HARD pressed debtors will be able to keep engagement rings and other jewellery if they want to be declared insolvent, but only up to a value of €750.
New laws will also allow them to keep their car, but only if its worth €2,000 or less.
The Personal Insolvency Bill allows debts of up to €3m to be written off but there are limits on what someone can keep for personal use and on "reasonable" living expenses.
Justice Minster Alan Shatter has described the Bill, now passed by the Dail, as the "most radical and comprehensive reform of our insolvency laws".
He says information will go online by March to tell the public how the process will work.
The Bill is designed to help thousands of people in financial difficulty with banks having to accept when a debt cannot be repaid.
It provides for the introduction of three new debt resolution processes which will require court approval but are "essentially non-judicial in nature".
Under the Debt Relief Notice (DRN) unsecured debt up to €20,000 can be written off subject to a three-year supervision period.
The Debt Settlement Arrangement (DSA) allows settlement of unsecured debt with no limit, normally over five years.
The Personal Insolvency Arrangement (PIA) will allow settlements for secured debt of up to €3m and this cap can be increased with the consent of all secured creditors.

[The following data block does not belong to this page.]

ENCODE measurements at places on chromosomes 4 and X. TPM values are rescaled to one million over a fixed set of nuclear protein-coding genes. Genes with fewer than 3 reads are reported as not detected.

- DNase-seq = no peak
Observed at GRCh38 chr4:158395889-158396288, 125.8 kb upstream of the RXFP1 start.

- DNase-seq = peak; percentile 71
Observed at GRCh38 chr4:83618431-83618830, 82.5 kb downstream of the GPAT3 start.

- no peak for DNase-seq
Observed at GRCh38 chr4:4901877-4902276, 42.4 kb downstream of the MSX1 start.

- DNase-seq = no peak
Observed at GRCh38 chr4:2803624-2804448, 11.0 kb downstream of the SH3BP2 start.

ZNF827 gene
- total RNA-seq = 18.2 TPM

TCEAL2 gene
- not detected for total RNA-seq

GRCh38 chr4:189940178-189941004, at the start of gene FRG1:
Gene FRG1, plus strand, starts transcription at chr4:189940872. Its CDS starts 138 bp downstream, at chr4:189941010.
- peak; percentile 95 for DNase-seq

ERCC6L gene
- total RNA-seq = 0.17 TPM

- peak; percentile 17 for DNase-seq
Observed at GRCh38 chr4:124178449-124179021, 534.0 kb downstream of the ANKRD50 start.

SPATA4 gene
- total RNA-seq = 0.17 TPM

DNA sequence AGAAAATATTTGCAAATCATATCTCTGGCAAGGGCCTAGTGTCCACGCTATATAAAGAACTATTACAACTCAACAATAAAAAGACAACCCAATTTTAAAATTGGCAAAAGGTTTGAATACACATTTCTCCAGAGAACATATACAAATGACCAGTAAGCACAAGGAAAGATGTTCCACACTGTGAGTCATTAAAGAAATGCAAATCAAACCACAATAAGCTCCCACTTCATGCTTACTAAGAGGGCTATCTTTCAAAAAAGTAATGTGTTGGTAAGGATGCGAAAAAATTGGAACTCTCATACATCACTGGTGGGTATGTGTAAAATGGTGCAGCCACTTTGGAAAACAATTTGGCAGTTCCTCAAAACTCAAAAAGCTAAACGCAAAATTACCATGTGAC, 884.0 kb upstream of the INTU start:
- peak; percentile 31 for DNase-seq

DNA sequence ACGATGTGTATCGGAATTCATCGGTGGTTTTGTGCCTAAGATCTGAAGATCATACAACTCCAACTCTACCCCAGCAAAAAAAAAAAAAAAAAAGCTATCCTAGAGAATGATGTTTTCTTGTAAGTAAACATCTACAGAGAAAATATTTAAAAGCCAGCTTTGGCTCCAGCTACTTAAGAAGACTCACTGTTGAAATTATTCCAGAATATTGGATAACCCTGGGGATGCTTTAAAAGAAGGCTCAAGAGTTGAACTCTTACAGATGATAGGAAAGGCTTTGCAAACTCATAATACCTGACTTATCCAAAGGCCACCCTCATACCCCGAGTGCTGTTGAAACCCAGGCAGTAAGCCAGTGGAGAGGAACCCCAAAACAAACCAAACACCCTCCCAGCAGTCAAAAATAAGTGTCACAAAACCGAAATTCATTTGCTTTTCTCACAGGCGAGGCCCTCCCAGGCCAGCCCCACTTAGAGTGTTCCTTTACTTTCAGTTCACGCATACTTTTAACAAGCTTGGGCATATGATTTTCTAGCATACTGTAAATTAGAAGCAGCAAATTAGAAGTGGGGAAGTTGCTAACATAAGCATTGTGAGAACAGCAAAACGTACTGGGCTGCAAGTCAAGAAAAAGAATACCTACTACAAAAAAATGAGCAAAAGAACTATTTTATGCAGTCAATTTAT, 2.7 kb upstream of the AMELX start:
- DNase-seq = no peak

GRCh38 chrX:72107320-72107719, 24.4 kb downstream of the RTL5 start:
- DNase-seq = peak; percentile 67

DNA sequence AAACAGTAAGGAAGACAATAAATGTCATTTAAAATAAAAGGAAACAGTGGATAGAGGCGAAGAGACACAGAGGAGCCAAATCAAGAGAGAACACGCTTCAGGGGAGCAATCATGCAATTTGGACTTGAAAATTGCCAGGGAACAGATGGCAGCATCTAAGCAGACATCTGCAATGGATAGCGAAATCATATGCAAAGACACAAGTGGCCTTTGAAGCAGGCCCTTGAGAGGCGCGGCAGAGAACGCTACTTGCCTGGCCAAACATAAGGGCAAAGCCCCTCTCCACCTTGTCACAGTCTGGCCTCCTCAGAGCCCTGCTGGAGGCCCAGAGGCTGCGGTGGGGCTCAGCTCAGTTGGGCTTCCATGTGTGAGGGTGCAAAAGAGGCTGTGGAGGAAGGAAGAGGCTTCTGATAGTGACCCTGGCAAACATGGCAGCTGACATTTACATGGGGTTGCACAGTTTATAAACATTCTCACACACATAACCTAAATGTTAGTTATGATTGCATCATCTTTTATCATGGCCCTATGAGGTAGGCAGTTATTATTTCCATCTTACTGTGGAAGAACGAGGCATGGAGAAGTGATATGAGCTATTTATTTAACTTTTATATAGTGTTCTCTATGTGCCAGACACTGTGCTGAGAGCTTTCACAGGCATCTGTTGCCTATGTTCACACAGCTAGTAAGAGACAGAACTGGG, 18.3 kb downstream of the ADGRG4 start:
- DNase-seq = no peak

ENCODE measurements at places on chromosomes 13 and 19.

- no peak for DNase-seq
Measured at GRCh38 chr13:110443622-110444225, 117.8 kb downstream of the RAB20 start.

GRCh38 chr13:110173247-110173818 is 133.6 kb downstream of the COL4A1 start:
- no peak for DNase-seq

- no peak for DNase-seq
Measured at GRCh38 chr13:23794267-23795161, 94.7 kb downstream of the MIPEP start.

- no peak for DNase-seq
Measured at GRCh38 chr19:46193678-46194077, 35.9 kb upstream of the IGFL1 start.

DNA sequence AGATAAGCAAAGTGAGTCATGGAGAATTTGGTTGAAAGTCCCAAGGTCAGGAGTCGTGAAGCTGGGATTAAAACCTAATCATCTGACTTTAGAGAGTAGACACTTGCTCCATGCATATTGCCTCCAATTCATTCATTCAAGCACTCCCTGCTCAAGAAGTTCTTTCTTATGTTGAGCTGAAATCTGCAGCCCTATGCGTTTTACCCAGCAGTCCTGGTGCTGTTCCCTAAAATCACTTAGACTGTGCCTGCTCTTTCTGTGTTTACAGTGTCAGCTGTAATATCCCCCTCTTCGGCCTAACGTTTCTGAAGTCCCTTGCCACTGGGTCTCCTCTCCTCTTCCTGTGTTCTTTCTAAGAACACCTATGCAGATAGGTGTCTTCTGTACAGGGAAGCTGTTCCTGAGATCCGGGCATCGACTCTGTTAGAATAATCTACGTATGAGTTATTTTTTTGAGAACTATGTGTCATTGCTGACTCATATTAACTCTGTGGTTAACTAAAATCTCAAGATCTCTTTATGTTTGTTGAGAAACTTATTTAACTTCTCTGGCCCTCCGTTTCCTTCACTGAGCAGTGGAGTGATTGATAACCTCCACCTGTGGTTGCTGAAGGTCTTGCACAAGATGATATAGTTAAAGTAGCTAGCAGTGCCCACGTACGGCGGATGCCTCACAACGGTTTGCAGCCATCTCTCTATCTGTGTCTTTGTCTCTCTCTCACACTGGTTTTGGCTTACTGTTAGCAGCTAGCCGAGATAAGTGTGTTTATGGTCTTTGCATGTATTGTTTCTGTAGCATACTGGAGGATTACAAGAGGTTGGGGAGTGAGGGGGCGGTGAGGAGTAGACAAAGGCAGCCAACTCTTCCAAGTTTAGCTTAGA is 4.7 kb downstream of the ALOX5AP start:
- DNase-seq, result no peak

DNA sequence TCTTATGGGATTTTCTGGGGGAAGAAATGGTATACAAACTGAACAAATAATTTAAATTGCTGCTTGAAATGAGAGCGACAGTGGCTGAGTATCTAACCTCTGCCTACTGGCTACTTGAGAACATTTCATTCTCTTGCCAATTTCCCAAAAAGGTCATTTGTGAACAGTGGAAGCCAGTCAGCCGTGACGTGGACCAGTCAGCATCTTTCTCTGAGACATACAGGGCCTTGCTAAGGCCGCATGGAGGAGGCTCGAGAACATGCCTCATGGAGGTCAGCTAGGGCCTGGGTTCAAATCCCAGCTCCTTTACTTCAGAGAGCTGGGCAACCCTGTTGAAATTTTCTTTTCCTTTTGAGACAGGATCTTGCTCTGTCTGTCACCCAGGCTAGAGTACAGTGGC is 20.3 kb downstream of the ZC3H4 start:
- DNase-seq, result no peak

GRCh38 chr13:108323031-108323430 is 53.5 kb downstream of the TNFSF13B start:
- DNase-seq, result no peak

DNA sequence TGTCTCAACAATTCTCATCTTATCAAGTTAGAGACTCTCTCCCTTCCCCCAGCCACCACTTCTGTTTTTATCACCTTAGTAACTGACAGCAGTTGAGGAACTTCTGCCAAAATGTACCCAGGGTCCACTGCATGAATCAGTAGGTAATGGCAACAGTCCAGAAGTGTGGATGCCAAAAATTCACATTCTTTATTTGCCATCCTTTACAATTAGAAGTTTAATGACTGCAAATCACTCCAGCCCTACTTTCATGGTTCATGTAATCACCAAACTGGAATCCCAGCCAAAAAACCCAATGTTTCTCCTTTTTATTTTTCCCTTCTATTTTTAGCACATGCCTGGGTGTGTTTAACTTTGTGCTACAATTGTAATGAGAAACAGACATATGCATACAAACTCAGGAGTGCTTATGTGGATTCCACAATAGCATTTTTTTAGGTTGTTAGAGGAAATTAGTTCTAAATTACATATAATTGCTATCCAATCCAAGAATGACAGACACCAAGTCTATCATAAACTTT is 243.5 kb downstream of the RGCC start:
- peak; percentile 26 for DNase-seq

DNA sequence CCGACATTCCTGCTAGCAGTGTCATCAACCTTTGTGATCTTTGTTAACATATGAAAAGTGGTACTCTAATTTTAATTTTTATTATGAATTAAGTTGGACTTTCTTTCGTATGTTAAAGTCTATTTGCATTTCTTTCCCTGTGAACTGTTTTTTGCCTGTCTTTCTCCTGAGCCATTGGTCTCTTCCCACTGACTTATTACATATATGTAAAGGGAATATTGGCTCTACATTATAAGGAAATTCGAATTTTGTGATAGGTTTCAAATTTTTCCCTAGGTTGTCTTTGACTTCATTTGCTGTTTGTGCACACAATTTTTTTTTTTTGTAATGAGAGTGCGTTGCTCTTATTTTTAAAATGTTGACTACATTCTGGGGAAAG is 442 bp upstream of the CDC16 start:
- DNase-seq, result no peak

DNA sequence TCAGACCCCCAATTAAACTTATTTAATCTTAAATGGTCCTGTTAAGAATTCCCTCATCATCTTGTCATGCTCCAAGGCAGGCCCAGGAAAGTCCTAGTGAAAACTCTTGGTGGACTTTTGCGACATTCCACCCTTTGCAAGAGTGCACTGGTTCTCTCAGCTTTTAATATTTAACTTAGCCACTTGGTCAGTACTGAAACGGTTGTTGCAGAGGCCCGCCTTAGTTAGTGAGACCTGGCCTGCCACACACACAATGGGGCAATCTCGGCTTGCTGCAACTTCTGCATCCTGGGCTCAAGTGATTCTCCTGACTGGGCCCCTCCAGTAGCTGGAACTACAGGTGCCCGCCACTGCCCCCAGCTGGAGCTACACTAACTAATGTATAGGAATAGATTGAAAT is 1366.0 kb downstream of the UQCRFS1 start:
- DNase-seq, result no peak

The new legislation will allow automatic discharge from bankruptcy after three years instead of the current 12-year arrangement.
Mr Shatter said it was hoped to launch the arrangements within the first three months of next year with an office, a website and a public information campaign.
The service, he said, expected about 15,000 applications under the DSA and PIA with a further 3,000-4,000 applications under the DRN in the first full year.
"We would also expect about 3,000 bankruptcy applications during this time," compared to 30 bankruptcy adjudications in 2011. A small team of specialist Circuit Court Judges will deal with applications.
Guidelines on reasonable living expenses for debtors are to be drawn up, taking account of individual circumstances, the size of the household, age health and any disabilities.